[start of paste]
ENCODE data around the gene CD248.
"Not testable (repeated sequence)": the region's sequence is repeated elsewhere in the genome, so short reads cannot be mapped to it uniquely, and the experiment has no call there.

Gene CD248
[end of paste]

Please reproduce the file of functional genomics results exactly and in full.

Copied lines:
ENCODE data around the gene CD248.
"Not testable (repeated sequence)": the region's sequence is repeated elsewhere in the genome, so short reads cannot be mapped to it uniquely, and the experiment has no call there.

Gene CD248